Owls are majestic creatures. They are not really domestic and do not like frequenting populated areas. But there are a lot of benefits to having an owl nesting in your backyard.
These nocturnal creatures are very private and elusive. They prefer living in uninhabited woodland areas and avoid human beings. A lot of people try to attract owls to their backyard as they prey on many unwanted pests.
Owls cannot be enticed to frequent your backyard with food. It takes a lot of patience and a few supplies and if you are prepared to put in the effort, you can surely attract owls to your backyard.
What Do Owls Bring to the Table?
Other than making frequent appearances in children’s stories, these mysterious creatures also perform a lot of duties in a backyard.
Their silent flight and large eyes make them excellent hunters, helping keep the pests at bay. Even though they aren’t really backyard birds, they can peacefully coexist with other birds on the property due to their nocturnal nature.
Depending on the type and size of the owl, they could prey on large insects, squirrels, rodents or even creatures, like snakes or lizards.
Many backyard birds can be expensive to maintain. Owls, on the other hand, do not cost you anything. You do not even need to spend money on birdseed, they hunt their food.
However, not every owl in the world is capable of being your backyard guest. Only certain species like barn owls, western screech owl and great horned owls could potentially become a visitor to your backyard.
It depends on regional owl ranges and how attractive your backyard is to them. Providing them with essentials like food and water could make your backyard more attractive to a house-hunting owl.
Creating a Welcome Environment for Owls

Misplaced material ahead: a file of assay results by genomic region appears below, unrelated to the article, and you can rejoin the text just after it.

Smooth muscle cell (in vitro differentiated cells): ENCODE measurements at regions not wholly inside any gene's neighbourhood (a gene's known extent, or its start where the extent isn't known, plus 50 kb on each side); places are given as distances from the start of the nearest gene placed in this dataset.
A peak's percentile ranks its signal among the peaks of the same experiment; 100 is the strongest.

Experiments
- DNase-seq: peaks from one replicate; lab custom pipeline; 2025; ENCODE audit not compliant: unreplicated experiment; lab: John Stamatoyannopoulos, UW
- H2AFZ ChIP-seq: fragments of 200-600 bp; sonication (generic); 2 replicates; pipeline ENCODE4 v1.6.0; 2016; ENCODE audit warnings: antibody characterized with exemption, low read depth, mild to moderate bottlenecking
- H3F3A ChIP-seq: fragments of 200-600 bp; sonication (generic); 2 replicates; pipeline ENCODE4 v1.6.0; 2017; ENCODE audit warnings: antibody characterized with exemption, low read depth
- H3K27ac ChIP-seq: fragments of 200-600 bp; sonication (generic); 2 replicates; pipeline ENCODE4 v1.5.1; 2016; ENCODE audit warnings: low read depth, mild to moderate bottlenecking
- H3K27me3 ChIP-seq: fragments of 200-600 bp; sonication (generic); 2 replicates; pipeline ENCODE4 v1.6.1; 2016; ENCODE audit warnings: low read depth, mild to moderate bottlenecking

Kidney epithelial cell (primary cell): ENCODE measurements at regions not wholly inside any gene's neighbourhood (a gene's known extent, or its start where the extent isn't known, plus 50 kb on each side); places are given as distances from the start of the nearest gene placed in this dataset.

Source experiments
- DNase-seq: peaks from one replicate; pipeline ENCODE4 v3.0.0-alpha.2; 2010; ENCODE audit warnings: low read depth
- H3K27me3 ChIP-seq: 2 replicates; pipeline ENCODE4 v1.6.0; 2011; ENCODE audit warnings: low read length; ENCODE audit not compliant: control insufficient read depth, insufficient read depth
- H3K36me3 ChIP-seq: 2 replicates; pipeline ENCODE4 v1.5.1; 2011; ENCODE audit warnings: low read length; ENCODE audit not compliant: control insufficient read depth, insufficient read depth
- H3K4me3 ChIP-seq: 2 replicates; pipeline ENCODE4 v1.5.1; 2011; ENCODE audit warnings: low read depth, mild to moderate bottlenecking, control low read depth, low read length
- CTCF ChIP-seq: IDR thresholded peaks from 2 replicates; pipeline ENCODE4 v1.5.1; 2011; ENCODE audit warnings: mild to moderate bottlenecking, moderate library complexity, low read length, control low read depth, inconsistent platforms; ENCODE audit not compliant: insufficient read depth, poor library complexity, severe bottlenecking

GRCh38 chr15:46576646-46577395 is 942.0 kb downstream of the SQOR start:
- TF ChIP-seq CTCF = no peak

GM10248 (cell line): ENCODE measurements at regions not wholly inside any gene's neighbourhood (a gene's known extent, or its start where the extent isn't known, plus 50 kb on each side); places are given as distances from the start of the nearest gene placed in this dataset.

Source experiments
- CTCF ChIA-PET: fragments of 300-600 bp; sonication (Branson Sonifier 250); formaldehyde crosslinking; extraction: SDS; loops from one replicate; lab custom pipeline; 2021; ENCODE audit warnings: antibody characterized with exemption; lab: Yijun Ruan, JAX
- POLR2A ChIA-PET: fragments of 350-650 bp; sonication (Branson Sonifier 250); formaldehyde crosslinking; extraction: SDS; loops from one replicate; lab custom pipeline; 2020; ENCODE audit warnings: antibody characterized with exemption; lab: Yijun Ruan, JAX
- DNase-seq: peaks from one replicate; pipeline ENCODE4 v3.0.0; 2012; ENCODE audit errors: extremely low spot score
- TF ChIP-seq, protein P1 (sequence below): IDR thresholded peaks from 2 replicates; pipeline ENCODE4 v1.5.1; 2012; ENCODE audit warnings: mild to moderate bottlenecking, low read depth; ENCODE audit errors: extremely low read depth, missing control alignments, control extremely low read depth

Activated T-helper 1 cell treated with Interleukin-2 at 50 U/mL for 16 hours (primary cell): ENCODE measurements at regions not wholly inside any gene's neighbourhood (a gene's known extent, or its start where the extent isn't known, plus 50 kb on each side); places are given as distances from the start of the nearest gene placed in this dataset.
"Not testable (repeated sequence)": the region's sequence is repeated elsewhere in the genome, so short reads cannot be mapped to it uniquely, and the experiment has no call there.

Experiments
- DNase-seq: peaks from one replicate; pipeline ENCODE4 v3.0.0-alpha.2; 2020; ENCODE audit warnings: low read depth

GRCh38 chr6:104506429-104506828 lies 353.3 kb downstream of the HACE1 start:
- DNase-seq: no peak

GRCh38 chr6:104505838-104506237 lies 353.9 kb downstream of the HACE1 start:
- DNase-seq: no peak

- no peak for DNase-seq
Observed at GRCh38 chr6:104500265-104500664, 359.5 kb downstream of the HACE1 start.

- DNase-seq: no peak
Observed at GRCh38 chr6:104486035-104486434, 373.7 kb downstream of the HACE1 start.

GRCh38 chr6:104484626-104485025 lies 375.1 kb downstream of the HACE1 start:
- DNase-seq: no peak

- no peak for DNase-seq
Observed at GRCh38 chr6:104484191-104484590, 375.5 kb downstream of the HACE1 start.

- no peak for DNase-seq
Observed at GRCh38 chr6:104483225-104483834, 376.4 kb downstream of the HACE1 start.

If you make yourself familiar with the habits and needs of owls, you will have an easier time making your backyard a welcome environment for them. Here’s what you can do to attract owls to your backyard:
Cover the Basics
First of all, you need to ensure that their basic needs are met. This means always having enough food and water to capture the owl’s attention.
However, this is easier said than done. Do not bother with filling a bird feeder, owls will not eat from them. Owls are carnivorous—but that doesn’t mean leaving out a piece of steak will attract them! They like to hunt their prey and prefer fresh meat.
What you can do is let the rodent population of your backyard thrive. Mice, voles and gophers will all attract predators like owls.
Next on the list is water. Since owls get their hydration from their prey, they do not need a lot of water. Although, they might visit a birdbath in the summer if it gets hot enough.
Owls like to live in shady, secluded areas. You need to have trees around if you are hoping to attract owls. Mature trees with dense foliage are ideal. Owls need a spot to roost in during the day.
Trunks of coniferous or deciduous trees are what owls are usually attracted to. Natural spaces are the best option as owls feel safe in these areas and will prefer to roost here.
In the absence of a suitable natural space, you could try using empty owl nest boxes. Nest boxes are basically large birdhouses without the bells and whistles.
Some smaller owl species could use a large nesting box positioned on a large tree at a height of about 1o to 20 feet from the ground. Nail the nest box to a suitable tree trunk or attach it to your barn or shed.
Barn owls, like the name suggests, often use open barns or sheds as nesting places. Leaving these places open increases your chances of attracting an owl to your backyard.
You need to have your nesting places ready by January-February. Owls are not a backyard species and nest much earlier in the year. Keep checking the boxes and keep them clear of wasps, squirrels or raccoons. They will discourage nesting owls.
With a bit of luck and the right nesting spot, you could be hosting a brood of owlets in your backyard.
Make Your Backyard Owl Friendly
Providing the bare necessities is not enough to attract owls to your backyard. You need to create an owl-friendly environment to encourage owls to nest in your backyard. It is not a familiar space for owls, you need to make it feel inviting and safe.